The Long Season’s 20/21 collection
Declined & Deceased is a conceptual fashion brand enchanted with a playful energy, realised by an interdisciplinary triad of artists: Alejandro Villa Duran, Ariel Helyes and Kim Jakobsen To. Working with upcycled pieces and stock-images, the brand addresses the highs and lows of banking, our tendency to fetishize credit cards and cyclicity in creative production. Their first collection consists of 6 unique handbags to be released in late April (on eBay). We talked with Kim, to further explore and ponder the philosophy and inspiration behind the collaborative collection.
Hi Kim! Where does the brand’s name come from?
Declined & Deceased got its name from a particular moment, one that most of us have experienced before. Imagine you’re queuing in a shop, there are many people around, you finally arrive at the counter, pull out your card, then suddenly… the card is declined. You experience this unique combination of humiliation and dread, existential panic, even. It’s this sensation we feel at that very moment, that we named the brand after. It’s a known sensation to most people, but also something that feels purely personal and psychological. We liked these contrasts, they seemed to incorporate much of what this brand is about.
People invest a lot of emotional energy into these moments. But also into banking, in general.
Yes, of course. When I was younger, for example, I never checked my bank balance because I was stressed out I would spend too much. For years, I would cover half the screen when I took money out, to avoid dealing with a potential situation like that. It of course made me suffer more. “What if it gets declined?”, a question that would haunt me forever. It’s a feeling of powerlessness that sticks with you for a good while. What we were interested in with this collection are psychological registers, these bonds one develops to personal finance. People tend to have favourite credit cards when using multiple ones, even though they’re almost identical. It’s the little nuances.
What has your relationship with this been recently been like?
The past year was great to learn about emotional investment into objects in general. There is this increasing tendency for purely technical things to get so much emotion invested into them, and that has an overarching effect. We thought it’s important to talk about it from this angle.
The bags depict hands, using credit cards mostly. Are they stock photos?
Images are so corporate now! Yes, they are stock images, and the bags are also up-cycled vintage bags from all around London. We chose photos randomly from the internet. A transformation takes place after they arrive at the studio, where they’re hand-painted onto the bags. There’s a lot of history in the bags, history about what it stands for and the intended usage. For example, what does a Thatcher-era bag say in this specific context? We were interested in the tradition of hands and gestures in painting. But not just that: in real life, you’re putting your card into the machine, you’re organizing your account, checking payments and suddenly… you have your own little business going. This delightful fetishism of everyday self-management appears in the images we chose. Quite literary gestures of business! You can have gestures of love and hate, so why not gestures of business? We’re not trying to create a new product, however, or at least not in the physical sense. The materials and the formats we are working with are very impersonal and corporate, and we’re in the process of personalizing them, playing with the idea of the handbag as a status object that is in itself having a visual dialogue about status. There’s also a wish for reprogramming creative production, something that many people are experimenting with today.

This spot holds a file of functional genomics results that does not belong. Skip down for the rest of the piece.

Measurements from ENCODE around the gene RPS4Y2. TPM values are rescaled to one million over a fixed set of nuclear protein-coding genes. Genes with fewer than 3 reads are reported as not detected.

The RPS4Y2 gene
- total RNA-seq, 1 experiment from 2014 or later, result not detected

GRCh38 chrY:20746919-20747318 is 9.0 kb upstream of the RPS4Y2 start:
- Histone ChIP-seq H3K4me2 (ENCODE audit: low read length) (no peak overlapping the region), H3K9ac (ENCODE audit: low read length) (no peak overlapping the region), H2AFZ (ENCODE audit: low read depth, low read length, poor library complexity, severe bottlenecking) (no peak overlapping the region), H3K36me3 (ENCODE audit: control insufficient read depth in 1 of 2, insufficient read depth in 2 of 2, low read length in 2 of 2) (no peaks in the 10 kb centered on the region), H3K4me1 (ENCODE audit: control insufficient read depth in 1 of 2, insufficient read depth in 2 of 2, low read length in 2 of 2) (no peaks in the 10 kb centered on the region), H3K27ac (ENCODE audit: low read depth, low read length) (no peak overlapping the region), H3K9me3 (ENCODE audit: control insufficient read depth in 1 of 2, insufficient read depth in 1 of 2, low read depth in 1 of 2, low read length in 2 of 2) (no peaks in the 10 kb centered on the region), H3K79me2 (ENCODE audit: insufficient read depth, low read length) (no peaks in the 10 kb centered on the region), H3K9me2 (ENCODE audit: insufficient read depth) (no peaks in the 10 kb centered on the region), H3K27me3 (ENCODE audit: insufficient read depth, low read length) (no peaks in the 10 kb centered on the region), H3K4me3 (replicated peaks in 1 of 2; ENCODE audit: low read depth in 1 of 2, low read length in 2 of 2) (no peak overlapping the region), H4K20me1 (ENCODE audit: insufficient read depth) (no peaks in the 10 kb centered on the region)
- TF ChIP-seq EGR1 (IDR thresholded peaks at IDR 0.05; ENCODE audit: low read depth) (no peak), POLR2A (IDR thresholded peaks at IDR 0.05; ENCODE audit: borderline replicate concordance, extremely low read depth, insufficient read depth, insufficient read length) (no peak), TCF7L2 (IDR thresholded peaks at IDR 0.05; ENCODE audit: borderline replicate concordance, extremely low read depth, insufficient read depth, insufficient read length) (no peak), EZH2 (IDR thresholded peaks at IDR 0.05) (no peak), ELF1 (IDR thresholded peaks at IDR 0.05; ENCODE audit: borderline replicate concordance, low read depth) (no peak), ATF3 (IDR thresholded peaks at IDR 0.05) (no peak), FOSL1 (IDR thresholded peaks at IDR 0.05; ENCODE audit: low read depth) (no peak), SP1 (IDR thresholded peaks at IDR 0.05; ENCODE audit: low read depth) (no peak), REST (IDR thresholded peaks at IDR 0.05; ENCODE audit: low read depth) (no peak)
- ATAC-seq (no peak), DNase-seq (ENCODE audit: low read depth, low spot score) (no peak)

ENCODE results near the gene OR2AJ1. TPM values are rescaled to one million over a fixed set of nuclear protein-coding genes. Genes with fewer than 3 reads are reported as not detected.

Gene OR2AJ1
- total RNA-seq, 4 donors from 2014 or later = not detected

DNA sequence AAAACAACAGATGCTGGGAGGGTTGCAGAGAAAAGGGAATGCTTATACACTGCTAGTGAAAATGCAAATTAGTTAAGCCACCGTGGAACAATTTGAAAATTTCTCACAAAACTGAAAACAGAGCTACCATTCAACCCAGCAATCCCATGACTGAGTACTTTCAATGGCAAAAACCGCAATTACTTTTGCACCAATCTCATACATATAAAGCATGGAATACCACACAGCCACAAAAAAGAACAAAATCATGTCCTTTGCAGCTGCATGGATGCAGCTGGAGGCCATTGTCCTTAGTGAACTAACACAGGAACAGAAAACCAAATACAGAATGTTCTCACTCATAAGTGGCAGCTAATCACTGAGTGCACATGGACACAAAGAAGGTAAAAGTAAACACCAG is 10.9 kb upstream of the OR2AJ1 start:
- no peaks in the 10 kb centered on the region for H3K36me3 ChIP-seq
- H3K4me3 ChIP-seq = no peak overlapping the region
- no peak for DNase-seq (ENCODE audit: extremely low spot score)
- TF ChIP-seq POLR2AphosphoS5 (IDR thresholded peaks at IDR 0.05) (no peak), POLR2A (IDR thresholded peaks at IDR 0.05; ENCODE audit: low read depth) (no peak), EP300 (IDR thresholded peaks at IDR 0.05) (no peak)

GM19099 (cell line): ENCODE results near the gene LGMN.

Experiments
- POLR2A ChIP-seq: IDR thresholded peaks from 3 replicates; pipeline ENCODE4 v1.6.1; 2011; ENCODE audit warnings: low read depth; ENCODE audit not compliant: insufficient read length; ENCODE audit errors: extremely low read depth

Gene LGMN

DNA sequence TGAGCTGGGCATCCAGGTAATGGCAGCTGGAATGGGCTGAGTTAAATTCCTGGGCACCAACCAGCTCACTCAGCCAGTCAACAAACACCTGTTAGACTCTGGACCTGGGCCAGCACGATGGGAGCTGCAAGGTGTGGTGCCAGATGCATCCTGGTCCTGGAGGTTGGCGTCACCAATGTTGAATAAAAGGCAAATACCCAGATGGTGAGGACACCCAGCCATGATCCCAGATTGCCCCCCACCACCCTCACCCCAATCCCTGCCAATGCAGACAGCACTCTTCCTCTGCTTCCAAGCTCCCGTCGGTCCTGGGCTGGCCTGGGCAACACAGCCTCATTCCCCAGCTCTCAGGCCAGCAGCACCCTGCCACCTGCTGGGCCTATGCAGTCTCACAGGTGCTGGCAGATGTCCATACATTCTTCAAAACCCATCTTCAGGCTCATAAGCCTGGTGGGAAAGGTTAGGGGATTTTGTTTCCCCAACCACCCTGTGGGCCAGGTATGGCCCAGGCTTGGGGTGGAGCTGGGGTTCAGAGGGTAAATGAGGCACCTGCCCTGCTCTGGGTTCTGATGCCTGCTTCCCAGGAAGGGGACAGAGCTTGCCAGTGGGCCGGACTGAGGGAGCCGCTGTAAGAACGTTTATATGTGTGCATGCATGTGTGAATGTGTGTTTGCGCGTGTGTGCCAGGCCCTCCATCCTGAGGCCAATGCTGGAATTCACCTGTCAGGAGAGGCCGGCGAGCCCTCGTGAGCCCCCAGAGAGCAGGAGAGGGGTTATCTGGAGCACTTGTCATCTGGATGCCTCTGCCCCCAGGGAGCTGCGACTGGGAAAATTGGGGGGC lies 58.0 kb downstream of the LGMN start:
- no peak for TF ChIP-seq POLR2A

Not necessarily, also to open up new routes for artistic inquiry that are not available in the industry at the moment, and season-based models that we’re mostly operating within, no matter the particularities of the branch – whether it’s fashion or fine art.
You mentioned elsewhere that a common interest of the three of you, is to humanize the object of your work. What would that mean in the context of this bag collection?
Something that comes along with the idea of humanising things – which is a part of the brand – is that humanising something also means that you bring it in relation to death. I think it’s an important concept to bring into the field of fashion and creative production – or any sort of production, really. An element of death and finitude, pushed into these worlds that are eternal and ethereal by design and definition. Like how money is so transcendental and more immaterial every day, it’s interesting to bring it in relationship with death and to give this humane spin to it. Same with bags and fashion: anything that is designed to be an endless self-production.
The bags themselves are untitled, they’re the first series of a whole collection that has been named The long season.
We started the bags last autumn, but they are only ready to be released now. It’s a double season launch because it seems to resonate with our confused sense of time – having spent the last year between quarantines, lockdowns and countries. Especially during the first lockdown, many of us were euphoric about this change in our sense of time, and there was definitely something potent, poetic and political about it. And a stretched-out season is also a middle finger to the industry. Obviously.
So, when and where will be the bags available?
We’re releasing them at the end of April, through eBay. We love eBay! It’s a curious mix of stock and home-made photos, a space where useless items exist next to one-of-a-kind treasures. Our bags might be a bit of both.